• change them from primary to secondary contextual colors
  • Make the middle one stand out, and the other buttons smaller
  • Center the buttons horizontally

This is the look that we’re trying to achieve: Pricing layout customized complete

To achieve this look, we need to replace all the instances of primary buttons with secondary buttons.

First we’ll update the Sign up button in the navbar, from this:

<a class="btn btn-outline-primary" href="">Sign up</a>

…to this:

<a class="btn btn-outline-secondary" href="">Sign up</a>

Next we’ll update the buttons in the pricing table. While we’re at it, we might as well make the first button small, and give it the mt-5 utility class so that all the buttons are seemingly vertically centered.

For the first button, with the Sign up for free text, we’ll go from this:

<button type="button" class="btn btn-lg btn-block btn-outline-primary">Sign up for free</button>

…to this:

<button type="button" class="btn btn-sm mt-5 btn-block btn-outline-secondary">Sign up for free</button>

On the second button, we’ll just update the contextual color to this:

<button type="button" class="btn btn-lg btn-block btn-secondary">Get started</button>

On the third button, we’ll repeat what we did with the first one. We’ll go from this HTML:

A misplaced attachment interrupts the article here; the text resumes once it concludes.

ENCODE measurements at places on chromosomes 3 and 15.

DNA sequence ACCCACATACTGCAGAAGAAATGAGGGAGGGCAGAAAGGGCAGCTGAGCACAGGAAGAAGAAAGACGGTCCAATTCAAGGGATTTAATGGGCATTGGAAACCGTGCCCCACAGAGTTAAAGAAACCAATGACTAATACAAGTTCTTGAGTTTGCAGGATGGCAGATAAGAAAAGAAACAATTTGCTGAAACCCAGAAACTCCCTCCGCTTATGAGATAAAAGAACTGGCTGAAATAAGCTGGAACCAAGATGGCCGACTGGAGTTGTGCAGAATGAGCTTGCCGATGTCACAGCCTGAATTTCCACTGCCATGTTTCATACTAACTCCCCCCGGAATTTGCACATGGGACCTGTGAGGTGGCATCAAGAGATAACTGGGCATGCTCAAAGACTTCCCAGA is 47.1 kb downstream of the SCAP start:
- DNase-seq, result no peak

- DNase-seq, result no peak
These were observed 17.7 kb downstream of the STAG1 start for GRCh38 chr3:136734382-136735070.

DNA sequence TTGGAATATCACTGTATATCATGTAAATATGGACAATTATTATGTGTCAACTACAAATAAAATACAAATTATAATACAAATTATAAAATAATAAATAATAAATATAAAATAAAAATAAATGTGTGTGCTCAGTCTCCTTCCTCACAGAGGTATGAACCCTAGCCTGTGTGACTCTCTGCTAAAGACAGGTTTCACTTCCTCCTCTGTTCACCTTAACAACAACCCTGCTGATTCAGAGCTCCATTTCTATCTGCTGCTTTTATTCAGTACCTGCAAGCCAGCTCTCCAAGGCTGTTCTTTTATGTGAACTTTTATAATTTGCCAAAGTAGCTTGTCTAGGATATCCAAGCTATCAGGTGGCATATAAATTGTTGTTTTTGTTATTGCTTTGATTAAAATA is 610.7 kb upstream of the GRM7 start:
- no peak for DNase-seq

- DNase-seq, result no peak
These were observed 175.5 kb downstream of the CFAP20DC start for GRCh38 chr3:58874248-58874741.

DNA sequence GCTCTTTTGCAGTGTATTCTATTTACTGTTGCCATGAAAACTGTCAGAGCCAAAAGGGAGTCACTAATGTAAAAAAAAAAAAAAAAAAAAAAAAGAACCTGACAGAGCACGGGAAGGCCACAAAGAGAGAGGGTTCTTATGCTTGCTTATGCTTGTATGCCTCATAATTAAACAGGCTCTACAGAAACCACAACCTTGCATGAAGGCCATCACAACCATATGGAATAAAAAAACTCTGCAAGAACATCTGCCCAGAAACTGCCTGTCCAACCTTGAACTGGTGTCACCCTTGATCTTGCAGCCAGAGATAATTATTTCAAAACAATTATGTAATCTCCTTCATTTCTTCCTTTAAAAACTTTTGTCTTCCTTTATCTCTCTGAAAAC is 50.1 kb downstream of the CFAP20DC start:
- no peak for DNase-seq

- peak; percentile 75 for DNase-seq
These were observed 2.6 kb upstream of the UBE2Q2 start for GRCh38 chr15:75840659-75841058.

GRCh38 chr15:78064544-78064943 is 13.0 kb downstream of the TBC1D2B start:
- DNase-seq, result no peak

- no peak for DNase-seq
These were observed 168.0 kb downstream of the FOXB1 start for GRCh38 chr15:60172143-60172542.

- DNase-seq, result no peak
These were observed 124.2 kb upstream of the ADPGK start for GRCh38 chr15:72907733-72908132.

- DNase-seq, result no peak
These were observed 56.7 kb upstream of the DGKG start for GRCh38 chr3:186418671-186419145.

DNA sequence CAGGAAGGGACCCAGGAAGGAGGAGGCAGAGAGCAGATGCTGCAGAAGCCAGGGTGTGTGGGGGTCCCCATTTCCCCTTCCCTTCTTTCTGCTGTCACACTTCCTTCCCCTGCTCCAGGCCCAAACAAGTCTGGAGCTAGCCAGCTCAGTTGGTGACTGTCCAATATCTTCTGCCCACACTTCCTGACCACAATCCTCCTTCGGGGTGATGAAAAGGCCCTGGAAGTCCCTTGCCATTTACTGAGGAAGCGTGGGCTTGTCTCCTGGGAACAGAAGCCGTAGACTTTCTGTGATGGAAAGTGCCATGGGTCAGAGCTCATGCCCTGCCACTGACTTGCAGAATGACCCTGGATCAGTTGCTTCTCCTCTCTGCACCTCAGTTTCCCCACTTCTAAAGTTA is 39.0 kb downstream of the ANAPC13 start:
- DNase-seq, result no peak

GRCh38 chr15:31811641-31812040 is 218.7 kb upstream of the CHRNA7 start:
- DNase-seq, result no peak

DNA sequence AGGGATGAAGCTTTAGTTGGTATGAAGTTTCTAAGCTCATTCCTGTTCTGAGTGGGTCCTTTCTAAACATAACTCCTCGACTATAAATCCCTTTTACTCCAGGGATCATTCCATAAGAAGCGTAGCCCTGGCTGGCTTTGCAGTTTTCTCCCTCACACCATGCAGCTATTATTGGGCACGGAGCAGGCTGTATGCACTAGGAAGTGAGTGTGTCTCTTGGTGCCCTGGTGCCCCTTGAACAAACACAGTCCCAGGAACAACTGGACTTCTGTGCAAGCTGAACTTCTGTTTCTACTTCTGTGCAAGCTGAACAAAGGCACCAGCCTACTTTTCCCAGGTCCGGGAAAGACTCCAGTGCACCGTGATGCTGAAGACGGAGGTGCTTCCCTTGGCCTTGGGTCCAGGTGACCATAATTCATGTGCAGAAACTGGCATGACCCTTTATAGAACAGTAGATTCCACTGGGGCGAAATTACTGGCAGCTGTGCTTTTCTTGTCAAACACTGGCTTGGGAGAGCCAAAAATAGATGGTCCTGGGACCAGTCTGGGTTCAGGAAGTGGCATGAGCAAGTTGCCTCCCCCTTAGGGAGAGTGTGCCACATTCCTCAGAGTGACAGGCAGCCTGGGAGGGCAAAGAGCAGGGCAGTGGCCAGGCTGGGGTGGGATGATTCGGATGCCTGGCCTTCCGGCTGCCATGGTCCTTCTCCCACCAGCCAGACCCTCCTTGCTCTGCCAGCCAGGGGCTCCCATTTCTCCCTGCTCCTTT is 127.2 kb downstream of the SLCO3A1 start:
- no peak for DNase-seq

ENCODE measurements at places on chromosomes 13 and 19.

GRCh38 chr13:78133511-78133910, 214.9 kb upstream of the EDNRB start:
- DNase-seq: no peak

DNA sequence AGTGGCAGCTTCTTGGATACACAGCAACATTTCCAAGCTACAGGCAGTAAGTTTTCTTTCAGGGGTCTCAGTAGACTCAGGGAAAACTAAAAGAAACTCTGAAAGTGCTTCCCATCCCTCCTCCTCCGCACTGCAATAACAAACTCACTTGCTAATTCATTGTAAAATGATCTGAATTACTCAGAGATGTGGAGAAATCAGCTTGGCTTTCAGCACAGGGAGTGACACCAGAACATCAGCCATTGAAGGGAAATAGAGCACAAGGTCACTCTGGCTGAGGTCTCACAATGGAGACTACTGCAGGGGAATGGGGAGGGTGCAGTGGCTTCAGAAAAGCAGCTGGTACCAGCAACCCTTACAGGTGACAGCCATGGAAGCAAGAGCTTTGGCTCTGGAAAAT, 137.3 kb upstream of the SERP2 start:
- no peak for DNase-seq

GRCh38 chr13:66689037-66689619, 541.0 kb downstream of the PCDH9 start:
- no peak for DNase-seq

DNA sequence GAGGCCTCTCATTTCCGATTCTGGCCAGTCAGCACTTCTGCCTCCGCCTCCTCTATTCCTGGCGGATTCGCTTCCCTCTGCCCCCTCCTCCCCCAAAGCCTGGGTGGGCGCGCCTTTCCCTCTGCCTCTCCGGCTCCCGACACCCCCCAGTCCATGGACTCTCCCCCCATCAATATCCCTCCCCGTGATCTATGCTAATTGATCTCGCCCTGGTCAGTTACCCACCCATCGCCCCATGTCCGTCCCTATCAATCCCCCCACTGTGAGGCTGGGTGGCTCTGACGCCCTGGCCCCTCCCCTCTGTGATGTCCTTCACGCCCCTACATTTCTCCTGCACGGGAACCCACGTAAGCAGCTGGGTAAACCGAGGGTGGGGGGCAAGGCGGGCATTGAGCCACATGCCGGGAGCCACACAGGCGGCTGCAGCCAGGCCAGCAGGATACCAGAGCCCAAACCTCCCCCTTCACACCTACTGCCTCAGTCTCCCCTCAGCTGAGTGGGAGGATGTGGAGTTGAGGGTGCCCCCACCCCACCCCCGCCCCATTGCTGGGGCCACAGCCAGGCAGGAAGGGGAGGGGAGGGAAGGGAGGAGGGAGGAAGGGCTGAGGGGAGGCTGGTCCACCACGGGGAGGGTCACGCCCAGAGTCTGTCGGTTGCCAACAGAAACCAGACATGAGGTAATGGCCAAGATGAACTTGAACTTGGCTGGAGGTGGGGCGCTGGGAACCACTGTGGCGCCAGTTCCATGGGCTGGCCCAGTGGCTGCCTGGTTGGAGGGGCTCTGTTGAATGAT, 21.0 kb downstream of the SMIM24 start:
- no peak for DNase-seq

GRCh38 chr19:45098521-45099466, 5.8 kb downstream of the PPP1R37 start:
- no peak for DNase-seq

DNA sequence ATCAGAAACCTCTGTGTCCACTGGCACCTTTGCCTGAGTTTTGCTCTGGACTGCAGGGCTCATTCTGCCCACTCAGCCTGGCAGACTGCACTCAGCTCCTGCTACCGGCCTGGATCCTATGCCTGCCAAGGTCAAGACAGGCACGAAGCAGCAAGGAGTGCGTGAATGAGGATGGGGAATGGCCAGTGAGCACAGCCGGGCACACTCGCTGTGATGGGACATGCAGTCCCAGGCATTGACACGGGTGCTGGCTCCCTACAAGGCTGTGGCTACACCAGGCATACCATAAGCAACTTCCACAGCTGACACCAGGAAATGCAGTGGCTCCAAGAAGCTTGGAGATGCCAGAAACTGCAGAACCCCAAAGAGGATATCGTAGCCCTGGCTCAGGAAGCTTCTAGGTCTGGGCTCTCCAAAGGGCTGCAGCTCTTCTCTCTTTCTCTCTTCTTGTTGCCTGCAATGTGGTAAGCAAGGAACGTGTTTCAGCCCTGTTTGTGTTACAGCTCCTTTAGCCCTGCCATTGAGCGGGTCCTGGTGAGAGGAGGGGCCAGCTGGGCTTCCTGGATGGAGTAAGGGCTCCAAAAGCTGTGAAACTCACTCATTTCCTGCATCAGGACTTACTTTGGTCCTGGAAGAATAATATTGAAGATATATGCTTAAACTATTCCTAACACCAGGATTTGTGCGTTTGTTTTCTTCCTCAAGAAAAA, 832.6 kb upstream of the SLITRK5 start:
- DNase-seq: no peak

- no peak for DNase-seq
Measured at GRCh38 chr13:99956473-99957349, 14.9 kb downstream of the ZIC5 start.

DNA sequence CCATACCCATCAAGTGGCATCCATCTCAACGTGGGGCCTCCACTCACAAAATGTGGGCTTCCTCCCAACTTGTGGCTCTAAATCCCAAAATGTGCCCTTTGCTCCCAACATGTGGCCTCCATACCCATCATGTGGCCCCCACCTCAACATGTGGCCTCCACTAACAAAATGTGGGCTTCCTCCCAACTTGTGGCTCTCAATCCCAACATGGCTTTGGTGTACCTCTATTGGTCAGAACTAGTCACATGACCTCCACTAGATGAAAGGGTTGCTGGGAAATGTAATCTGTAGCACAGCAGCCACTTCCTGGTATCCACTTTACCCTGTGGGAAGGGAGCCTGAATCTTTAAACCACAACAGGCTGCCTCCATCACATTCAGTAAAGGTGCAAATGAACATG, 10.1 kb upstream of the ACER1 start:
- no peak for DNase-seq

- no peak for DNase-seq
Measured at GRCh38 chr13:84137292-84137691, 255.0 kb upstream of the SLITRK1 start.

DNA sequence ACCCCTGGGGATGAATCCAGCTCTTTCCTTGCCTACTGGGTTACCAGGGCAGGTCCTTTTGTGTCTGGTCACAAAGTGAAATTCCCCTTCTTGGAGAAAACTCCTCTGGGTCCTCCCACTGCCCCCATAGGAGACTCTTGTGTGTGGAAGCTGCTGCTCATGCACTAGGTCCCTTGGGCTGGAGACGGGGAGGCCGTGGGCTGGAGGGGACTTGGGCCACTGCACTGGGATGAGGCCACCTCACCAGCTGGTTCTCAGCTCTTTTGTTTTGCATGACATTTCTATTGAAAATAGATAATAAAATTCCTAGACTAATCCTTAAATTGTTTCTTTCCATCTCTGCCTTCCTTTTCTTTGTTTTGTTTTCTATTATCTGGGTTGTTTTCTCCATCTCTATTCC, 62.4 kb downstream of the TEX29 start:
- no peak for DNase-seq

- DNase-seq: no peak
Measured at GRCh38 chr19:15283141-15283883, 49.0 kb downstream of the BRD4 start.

<button type="button" class="btn btn-lg btn-block btn-primary">Contact us</button>

…to this:

<button type="button" class="btn btn-sm mt-5 btn-block btn-secondary">Contact us</button>

We’ve added all the updates so far, and we could call it a day.

But if the background bothers you, maybe you could add a background image. In the next update, we’re adding a background image and we’re overlaying it with a box-shadow trick:

position: relative;
top: -20px;
min-height: 650px;
max-height: 350px;
background-image: url(;
background-position: -20px 1040px;
box-shadow: inset 0 0 0 1000px hsla(212, 100%, 50%, 0.4)

In the code above, we’re using an image from Helena Lopes on Unsplash.

The inset box-shadow gives a 1000px blur over our image, and the color of the shadow is set to a transparent hsla(212, 100%, 50%, 0.4) color.

Without transparency, this color would be hsla(212, 100%, 50%, 1), and we could add that color to our pricing table’s buttons.